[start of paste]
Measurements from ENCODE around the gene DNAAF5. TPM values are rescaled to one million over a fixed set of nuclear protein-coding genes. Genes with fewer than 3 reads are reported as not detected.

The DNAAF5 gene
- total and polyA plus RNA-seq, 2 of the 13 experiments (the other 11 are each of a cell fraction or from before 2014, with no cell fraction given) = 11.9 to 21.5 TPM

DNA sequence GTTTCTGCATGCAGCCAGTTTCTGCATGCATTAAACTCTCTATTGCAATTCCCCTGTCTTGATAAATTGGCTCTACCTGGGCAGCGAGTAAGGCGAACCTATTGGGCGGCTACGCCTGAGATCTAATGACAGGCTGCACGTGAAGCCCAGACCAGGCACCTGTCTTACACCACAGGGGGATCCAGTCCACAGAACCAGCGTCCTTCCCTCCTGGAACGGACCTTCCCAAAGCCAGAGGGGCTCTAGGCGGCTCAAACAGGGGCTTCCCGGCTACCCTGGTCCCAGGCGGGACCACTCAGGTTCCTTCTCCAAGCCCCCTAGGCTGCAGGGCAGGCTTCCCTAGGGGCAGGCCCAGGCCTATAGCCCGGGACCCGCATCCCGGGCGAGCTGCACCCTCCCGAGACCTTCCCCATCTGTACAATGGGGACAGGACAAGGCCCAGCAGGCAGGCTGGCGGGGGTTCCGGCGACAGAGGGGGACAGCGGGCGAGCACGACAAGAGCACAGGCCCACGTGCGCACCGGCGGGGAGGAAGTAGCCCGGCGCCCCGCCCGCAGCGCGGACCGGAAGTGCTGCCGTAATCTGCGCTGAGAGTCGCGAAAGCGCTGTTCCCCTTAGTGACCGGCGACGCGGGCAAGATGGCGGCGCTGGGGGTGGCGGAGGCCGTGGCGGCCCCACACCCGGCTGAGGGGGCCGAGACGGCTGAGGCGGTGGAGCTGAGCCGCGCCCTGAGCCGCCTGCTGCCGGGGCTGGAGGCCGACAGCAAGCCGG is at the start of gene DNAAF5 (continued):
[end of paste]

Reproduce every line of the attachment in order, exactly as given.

Measurements from ENCODE around the gene DNAAF5. TPM values are rescaled to one million over a fixed set of nuclear protein-coding genes. Genes with fewer than 3 reads are reported as not detected.

The DNAAF5 gene
- total and polyA plus RNA-seq, 2 of the 13 experiments (the other 11 are each of a cell fraction or from before 2014, with no cell fraction given) = 11.9 to 21.5 TPM

DNA sequence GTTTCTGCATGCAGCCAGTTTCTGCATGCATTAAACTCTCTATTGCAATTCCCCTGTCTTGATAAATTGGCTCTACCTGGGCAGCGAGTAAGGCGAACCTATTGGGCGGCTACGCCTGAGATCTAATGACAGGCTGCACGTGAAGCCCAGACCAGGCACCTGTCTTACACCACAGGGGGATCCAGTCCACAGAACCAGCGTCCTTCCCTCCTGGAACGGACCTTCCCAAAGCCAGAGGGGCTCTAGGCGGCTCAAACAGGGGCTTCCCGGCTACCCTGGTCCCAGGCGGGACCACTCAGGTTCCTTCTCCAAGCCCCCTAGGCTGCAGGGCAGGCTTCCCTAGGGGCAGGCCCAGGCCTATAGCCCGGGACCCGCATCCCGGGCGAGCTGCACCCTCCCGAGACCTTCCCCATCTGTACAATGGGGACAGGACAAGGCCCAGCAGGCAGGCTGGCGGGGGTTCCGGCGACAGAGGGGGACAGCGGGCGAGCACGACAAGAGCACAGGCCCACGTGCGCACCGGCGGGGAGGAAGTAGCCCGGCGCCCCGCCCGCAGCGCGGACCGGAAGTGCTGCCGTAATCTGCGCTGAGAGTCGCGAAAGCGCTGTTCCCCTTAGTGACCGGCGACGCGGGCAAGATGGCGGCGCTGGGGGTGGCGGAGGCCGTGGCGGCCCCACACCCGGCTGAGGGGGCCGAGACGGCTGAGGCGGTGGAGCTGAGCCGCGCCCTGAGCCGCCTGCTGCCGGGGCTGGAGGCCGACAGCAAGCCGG is at the start of gene DNAAF5 (continued):